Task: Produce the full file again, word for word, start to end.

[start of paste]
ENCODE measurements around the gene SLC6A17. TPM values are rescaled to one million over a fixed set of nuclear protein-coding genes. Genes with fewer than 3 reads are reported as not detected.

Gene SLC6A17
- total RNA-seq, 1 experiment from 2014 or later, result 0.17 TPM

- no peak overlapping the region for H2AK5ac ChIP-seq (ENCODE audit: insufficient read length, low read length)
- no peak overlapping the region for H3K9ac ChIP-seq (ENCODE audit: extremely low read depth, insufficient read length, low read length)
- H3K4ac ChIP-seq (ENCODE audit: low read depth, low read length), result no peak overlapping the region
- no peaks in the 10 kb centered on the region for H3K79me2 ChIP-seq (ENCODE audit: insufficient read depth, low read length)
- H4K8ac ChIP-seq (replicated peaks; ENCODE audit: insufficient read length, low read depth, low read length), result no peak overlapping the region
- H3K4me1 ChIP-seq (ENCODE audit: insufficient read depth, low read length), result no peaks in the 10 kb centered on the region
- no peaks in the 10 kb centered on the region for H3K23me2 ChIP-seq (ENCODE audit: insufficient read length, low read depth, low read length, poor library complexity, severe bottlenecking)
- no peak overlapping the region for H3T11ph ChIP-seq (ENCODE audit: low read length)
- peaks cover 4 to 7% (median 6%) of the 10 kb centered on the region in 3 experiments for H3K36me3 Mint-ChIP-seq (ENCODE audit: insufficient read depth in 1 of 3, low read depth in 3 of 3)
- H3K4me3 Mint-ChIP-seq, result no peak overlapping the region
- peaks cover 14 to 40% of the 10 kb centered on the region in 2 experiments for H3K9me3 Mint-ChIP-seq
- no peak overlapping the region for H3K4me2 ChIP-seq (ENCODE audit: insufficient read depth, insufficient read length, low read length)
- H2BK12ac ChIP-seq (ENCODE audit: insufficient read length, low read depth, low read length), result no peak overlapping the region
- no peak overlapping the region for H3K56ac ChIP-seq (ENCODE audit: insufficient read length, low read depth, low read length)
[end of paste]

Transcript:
ENCODE measurements around the gene SLC6A17. TPM values are rescaled to one million over a fixed set of nuclear protein-coding genes. Genes with fewer than 3 reads are reported as not detected.

Gene SLC6A17
- total RNA-seq, 1 experiment from 2014 or later, result 0.17 TPM

- no peak overlapping the region for H2AK5ac ChIP-seq (ENCODE audit: insufficient read length, low read length)
- no peak overlapping the region for H3K9ac ChIP-seq (ENCODE audit: extremely low read depth, insufficient read length, low read length)
- H3K4ac ChIP-seq (ENCODE audit: low read depth, low read length), result no peak overlapping the region
- no peaks in the 10 kb centered on the region for H3K79me2 ChIP-seq (ENCODE audit: insufficient read depth, low read length)
- H4K8ac ChIP-seq (replicated peaks; ENCODE audit: insufficient read length, low read depth, low read length), result no peak overlapping the region
- H3K4me1 ChIP-seq (ENCODE audit: insufficient read depth, low read length), result no peaks in the 10 kb centered on the region
- no peaks in the 10 kb centered on the region for H3K23me2 ChIP-seq (ENCODE audit: insufficient read length, low read depth, low read length, poor library complexity, severe bottlenecking)
- no peak overlapping the region for H3T11ph ChIP-seq (ENCODE audit: low read length)
- peaks cover 4 to 7% (median 6%) of the 10 kb centered on the region in 3 experiments for H3K36me3 Mint-ChIP-seq (ENCODE audit: insufficient read depth in 1 of 3, low read depth in 3 of 3)
- H3K4me3 Mint-ChIP-seq, result no peak overlapping the region
- peaks cover 14 to 40% of the 10 kb centered on the region in 2 experiments for H3K9me3 Mint-ChIP-seq
- no peak overlapping the region for H3K4me2 ChIP-seq (ENCODE audit: insufficient read depth, insufficient read length, low read length)
- H2BK12ac ChIP-seq (ENCODE audit: insufficient read length, low read depth, low read length), result no peak overlapping the region
- no peak overlapping the region for H3K56ac ChIP-seq (ENCODE audit: insufficient read length, low read depth, low read length)